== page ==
Then, it was time to relax. I couldn't imagine a better place to do that than Elm Hurst Inn & Spa. There are so many different spots to sit and enjoy the lush surroundings, fountains, and colorful flowers. Set on 30 acres of land, you can stroll the grounds or, as in my case, enjoy a gin & tonic before dinner. Built in 1872, the building itself is stunning, and a very popular wedding venue – Elm Hurst was hosting 6 weddings the weekend that I was there! I didn't have time to visit the spa, but did enjoy a leisurely dinner in the restaurant.
The next morning, coffee was definitely in order. Conveniently, The Olde Bakery Cafe is a stop on the Cheese Trail. I devoured their specialty, the Cajeta Latte, which features Mexican caramel made in Ingersoll with local milk. It was a sweet way to start the day. Note for the gluten intolerant: they have a great selection of in-house made products.
Last, but most certainly not least, was my final cheese tour and tasting of the trip at Gunn's Hill Artisan Cheese. Using milk from the family farm, Gunn's Hill produces some unique cheeses that combine different elements. The cheesemaker studied in Switzerland, so there is a definite Swiss influence in some of the varieties. Apparently, those in the know are aware that the cheese curds at Gunn's Hill are ready at noon on Fridays, so a steady stream of customers come through to get their fix of squeaky goodness!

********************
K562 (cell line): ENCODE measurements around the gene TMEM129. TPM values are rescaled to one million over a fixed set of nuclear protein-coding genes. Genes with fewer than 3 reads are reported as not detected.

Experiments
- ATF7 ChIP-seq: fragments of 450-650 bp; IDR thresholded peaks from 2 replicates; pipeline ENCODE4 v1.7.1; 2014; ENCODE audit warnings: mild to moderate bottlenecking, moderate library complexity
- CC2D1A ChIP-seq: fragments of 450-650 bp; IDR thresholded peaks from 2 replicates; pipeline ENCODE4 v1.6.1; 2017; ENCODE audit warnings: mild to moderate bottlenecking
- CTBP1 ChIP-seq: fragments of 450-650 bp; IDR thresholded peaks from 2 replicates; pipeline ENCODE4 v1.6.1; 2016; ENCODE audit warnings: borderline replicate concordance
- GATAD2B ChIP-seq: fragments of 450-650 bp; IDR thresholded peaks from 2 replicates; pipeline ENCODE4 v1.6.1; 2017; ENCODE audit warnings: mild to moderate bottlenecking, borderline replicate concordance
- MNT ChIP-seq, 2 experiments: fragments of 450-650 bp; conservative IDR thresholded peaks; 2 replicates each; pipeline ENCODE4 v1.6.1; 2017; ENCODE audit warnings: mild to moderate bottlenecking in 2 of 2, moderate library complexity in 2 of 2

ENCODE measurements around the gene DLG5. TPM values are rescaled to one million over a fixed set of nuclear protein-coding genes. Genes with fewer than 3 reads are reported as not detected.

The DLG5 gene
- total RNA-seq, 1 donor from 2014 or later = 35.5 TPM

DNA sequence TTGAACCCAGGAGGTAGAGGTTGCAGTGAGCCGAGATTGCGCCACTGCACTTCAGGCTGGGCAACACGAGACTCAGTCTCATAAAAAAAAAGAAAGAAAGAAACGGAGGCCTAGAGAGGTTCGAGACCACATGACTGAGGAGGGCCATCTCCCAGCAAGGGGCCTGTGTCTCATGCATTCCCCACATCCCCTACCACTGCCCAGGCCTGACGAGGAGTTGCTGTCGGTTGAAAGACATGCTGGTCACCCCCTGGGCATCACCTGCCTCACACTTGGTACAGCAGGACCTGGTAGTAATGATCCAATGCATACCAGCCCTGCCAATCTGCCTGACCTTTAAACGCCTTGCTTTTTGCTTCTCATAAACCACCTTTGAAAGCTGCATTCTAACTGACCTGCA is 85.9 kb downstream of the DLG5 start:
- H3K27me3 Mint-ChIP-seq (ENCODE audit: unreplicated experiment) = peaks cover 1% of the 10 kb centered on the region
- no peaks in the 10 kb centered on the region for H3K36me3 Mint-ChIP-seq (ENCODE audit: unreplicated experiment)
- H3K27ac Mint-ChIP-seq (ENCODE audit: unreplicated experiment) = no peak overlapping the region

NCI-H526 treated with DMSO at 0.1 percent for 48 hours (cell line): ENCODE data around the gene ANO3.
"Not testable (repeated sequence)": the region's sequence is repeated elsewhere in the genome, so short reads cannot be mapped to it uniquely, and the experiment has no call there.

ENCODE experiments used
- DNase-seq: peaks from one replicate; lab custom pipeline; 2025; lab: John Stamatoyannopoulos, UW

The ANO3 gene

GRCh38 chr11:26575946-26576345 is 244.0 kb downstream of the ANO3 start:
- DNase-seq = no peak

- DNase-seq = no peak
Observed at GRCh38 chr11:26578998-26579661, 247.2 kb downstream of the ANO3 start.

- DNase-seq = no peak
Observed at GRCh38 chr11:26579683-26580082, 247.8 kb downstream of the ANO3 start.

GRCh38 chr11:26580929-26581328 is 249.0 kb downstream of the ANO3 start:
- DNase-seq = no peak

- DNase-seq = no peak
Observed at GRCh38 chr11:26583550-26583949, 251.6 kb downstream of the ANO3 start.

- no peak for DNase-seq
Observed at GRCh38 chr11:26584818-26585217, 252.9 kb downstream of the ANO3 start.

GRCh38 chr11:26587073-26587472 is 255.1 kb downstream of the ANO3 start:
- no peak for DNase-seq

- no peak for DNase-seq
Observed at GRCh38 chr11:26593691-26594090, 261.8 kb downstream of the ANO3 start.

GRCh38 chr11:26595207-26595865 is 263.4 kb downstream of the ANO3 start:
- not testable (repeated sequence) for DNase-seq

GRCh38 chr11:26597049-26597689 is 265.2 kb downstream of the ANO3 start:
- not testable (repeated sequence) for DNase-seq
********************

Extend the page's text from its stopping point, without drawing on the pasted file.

The Oxford County Cheese Trail was a lot of fun – and I only saw half of it! As a solo traveler, you can pick and choose the stops that you want to make and go at your own pace. I would recommend not trying to pack too many visits into one day – take your time, enjoy the scenery between stops, and, most importantly, take a cooler. You're going to want to bring some cheese home with you. I bought 7 different varieties, and I felt that showed considerable restraint on my part. Oh yes, and water – take lots of water. You are going to work up a thirst tasting all that salty, cheesy goodness!